Comparative toxicity evaluations for polybrominated diphenyl ethers (PBDEs) : investigation of developmental toxicity, uptake and mechanisms of action in embryonic zebrafish (Danio rerio)
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Usenko, Crystal Y.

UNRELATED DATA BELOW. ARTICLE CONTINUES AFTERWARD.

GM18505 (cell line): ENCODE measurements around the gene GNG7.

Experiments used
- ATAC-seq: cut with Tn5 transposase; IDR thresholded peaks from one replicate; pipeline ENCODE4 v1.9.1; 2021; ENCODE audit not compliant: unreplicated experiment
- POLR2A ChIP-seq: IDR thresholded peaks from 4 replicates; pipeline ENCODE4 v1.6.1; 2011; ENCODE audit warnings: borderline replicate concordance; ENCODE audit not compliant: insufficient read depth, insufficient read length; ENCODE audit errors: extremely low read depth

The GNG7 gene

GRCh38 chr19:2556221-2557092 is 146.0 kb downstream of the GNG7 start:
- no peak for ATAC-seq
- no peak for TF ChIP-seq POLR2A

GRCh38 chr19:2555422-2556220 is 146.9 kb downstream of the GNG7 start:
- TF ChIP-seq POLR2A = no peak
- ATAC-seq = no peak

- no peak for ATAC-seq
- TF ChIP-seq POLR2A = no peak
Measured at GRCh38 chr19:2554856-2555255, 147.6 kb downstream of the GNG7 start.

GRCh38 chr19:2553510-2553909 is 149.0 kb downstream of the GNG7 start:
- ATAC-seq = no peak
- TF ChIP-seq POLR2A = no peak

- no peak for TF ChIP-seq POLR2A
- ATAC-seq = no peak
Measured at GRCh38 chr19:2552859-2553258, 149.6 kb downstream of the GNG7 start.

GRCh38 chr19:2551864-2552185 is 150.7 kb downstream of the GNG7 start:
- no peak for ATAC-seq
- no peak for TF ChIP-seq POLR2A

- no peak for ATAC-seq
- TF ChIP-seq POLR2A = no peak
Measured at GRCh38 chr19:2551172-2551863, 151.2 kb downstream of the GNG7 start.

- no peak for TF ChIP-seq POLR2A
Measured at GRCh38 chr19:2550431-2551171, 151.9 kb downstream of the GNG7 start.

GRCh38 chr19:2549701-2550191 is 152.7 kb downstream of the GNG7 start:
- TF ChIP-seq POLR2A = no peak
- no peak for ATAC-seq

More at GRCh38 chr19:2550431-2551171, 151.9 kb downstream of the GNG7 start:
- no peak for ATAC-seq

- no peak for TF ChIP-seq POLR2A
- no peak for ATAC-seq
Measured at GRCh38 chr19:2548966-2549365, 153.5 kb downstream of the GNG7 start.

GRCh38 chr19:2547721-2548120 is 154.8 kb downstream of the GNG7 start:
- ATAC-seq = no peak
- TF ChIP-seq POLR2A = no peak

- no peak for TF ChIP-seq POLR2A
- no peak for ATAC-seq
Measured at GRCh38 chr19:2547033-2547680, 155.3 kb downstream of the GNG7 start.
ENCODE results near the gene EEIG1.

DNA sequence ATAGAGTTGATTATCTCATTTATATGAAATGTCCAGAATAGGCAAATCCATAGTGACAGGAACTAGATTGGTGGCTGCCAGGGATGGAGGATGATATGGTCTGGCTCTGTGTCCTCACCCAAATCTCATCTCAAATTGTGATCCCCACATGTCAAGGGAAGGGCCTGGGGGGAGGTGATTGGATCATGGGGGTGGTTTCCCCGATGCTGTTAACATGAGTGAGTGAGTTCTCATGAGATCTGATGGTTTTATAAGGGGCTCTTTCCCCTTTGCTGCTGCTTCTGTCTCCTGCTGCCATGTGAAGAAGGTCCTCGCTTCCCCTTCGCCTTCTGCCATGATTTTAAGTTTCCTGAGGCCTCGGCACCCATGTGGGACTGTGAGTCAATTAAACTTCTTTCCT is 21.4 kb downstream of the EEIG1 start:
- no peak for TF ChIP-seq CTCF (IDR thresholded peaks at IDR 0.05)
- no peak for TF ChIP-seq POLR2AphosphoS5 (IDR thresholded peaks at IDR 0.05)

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Recently, polybrominated diphenyl ethers (PBDEs) were banned due to extensive environmental contamination and potential health effects. There is little understanding of the comparative toxicity of individual congeners. Seven congeners were selected over a wide-range of physical-chemical properties for investigation into relative toxicity, uptake, and mechanisms/modes of action. Based on the occurrences in environmental and human samples, BDE 28, 47, 99, 100, 153, 183, and 209 were chosen for evaluations, using embryonic zebrafish as the model organism. Exposure to PBDEs disrupted behavior during different windows of development, as well as induced curved body malformations and mortality over the exposure period from 6-168 hours post fertilization (hpf). There was a direct correlation between log Kow and the toxicity of the compounds as well as their subsequent uptake in embryos. In addition to uptake, metabolites and potential metabolic pathways were investigated. Several genes were assessed to elucidate the primary pathway of metabolism for different congeners. Several genes were significantly upregulated following exposure to most congeners (i.e. deiodinase 1 and 2, CYP1A1, CYP1B1, and CYP3A1), with the exception of BDE 153. Interestingly, BDE 153 also had the greatest amount of debromination. The analysis of phase II metabolism pathways demonstrated that UGT5g was significantly upregulated following exposure to all congeners. Two pathways were further investigated for BDE 28, 47, 99, and 100: oxidative stress and thyroid disruption. There was not a significant oxidative stress-related response for any of the treatments until 120 hpf, where we observed upregulation. We concluded that oxidative stress was not a primary pathway of toxicity for these congeners. Further analysis demonstrated that the adverse effects observed in zebrafish are most likely due to disruption of thyroid hormone homeostasis. In addition to metabolism, the toxicity of three hydroxylated metabolites was assessed, with very different responses to exposure than the parent congeners. Individual congeners did not appear to act through different mechanisms/modes of action; however the actual dose was a primary determinant in the toxicity of PBDEs.